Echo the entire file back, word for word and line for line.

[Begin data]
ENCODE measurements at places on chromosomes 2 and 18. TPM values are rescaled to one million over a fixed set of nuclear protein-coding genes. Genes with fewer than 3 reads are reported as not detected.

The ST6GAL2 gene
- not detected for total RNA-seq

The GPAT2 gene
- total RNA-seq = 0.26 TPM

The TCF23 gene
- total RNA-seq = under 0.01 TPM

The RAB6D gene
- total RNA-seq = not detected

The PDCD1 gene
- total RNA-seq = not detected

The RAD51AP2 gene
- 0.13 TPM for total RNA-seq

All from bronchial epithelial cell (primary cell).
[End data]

ENCODE measurements at places on chromosomes 2 and 18. TPM values are rescaled to one million over a fixed set of nuclear protein-coding genes. Genes with fewer than 3 reads are reported as not detected.

The ST6GAL2 gene
- not detected for total RNA-seq

The GPAT2 gene
- total RNA-seq = 0.26 TPM

The TCF23 gene
- total RNA-seq = under 0.01 TPM

The RAB6D gene
- total RNA-seq = not detected

The PDCD1 gene
- total RNA-seq = not detected

The RAD51AP2 gene
- 0.13 TPM for total RNA-seq

All from bronchial epithelial cell (primary cell).